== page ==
With my dad’s visit first visit to London in 33 years looming, I went on a quest to find the perfect jetag-reducing dad-friendly lunch in all of London. Enter: The Anchor & Hope. I’d been reading about this lovely little Waterloo-based gastropub for a while, and after a few suggestion in its favour on Twitter, my mind was made up.
So when my dad arrived at Paddington, we dropped off his bag at my flat and headed off.
I’d heard that the restaurant can get quite busy, and with a no bookings policy, it’s essential to get there early – especially on a Friday. We arrived about 12:45 to an empty restaurant which largely stayed that way for our entire meal. Success!
We were immediately presented with a giant jug of tap water and basket of lovely fresh-baked bread with fresh butter (like, the kind that makes your arteries harden when you smell it) by our slightly sarcastic waiter who somehow convinced me to get a carafe of wine all to myself. Good man.
The very simple menu featured about 6 things that I wanted to try. I finally decided on Skate with chickpeas in a lovely bouillon. It was served alongside with some crispy bread and a rich orange sauce I can’t for the life of me remember the name of. What I can tell you is that it was delicious.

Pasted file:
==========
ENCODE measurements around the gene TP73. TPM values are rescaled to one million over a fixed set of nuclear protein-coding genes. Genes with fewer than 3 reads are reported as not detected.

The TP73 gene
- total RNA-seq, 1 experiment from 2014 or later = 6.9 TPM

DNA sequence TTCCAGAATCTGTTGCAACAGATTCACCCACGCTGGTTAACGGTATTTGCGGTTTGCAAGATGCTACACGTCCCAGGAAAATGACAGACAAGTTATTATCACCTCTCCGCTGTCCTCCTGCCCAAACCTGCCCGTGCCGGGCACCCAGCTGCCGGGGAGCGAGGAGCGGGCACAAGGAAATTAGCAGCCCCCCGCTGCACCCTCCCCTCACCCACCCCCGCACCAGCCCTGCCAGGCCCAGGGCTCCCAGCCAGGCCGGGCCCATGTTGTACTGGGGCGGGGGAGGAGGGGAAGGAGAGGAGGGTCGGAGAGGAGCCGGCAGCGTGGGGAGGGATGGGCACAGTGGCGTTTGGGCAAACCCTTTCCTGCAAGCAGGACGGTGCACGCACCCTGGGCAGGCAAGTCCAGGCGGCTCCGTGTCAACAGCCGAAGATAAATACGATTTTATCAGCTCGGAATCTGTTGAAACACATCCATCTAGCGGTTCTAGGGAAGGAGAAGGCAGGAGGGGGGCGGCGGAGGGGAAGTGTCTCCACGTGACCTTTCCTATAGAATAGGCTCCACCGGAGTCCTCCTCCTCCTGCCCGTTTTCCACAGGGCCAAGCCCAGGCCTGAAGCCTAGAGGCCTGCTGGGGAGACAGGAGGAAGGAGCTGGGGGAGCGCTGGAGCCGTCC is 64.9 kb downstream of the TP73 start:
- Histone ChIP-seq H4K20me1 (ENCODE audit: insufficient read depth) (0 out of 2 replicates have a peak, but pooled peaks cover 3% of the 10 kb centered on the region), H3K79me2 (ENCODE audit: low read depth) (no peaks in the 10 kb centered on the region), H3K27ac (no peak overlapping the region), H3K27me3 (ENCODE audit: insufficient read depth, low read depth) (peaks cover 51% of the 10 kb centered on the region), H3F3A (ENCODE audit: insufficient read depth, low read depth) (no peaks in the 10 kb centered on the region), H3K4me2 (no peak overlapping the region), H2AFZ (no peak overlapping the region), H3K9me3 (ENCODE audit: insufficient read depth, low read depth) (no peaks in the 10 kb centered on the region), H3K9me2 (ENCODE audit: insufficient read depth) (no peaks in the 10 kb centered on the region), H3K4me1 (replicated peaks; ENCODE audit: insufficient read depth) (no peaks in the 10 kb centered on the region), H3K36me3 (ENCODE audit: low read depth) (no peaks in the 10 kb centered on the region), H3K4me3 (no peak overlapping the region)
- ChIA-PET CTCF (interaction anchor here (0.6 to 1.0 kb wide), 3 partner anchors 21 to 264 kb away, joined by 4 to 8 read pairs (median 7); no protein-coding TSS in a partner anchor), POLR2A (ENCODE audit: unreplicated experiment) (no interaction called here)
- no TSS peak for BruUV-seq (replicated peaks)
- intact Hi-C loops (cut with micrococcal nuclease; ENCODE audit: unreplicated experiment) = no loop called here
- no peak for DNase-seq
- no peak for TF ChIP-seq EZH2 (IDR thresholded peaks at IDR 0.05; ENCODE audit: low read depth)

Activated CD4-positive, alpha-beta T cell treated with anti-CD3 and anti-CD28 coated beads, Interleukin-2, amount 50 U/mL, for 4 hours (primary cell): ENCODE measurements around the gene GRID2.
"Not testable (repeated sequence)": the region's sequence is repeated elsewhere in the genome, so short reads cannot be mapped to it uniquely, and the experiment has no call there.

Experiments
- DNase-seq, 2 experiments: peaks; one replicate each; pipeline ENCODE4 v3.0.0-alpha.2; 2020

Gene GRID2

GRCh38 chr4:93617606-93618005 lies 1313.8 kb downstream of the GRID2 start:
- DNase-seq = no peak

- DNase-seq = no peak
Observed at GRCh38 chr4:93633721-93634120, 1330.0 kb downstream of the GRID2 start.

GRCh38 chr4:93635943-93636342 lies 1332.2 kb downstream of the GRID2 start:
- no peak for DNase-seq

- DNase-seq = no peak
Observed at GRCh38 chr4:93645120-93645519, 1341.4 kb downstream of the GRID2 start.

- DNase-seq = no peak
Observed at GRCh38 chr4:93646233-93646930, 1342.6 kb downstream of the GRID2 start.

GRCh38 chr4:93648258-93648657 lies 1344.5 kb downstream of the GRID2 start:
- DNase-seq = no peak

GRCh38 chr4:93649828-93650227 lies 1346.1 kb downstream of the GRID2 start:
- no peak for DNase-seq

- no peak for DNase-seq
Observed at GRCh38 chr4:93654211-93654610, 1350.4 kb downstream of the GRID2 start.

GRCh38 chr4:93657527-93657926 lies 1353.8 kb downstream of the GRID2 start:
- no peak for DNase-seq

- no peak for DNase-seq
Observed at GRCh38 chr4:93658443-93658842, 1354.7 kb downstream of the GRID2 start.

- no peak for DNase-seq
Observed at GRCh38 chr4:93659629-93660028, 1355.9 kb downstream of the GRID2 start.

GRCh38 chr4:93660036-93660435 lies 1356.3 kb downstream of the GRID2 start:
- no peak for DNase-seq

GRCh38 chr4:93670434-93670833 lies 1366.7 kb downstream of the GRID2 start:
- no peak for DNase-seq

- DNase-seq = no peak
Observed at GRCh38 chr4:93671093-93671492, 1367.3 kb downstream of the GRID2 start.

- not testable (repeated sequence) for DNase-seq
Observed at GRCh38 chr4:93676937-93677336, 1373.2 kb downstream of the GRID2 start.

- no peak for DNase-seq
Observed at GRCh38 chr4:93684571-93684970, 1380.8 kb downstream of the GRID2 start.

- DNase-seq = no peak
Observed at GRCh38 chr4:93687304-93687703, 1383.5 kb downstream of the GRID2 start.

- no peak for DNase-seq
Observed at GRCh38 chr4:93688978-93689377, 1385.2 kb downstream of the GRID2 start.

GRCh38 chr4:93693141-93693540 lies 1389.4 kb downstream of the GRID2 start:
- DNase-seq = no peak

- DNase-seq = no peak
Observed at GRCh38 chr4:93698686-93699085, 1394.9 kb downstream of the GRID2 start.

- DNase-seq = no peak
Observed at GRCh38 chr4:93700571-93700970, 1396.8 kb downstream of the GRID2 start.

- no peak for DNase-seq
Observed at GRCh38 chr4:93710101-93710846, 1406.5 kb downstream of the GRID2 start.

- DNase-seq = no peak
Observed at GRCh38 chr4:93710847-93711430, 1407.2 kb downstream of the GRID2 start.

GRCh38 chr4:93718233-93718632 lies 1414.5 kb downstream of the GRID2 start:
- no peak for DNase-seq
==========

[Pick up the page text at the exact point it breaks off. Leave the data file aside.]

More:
I’m so glad my dad went with the Wood Pigeon. I very nearly got it myself just for the deep-fried risotto cake that came with, but it was hot outside, and I decided somehow fish was the better option. He very nicely gave me a generous chunk to try, purely in the name of research, of course.
Perfectly cooked throughout, and with a risotto cake from the Gods, I wanted to savour every last morsel. If the skate hadn’t been such a large portion, I would have been tempted to order another pigeon for myself. I was a bit confused by the radish salad accompaniment though. It felt slightly out of place on a plate full of roasted and fried things, and was left largely untouched by my father.
With wine, half a pint and two mains, the bill came to about £37 – not your every day lunch, but certainly not the most expensive. My father, who I could see mentally converting pounds into dollars, thought otherwise, which really when you think about it, is the perfect re-introduction to this lovely city.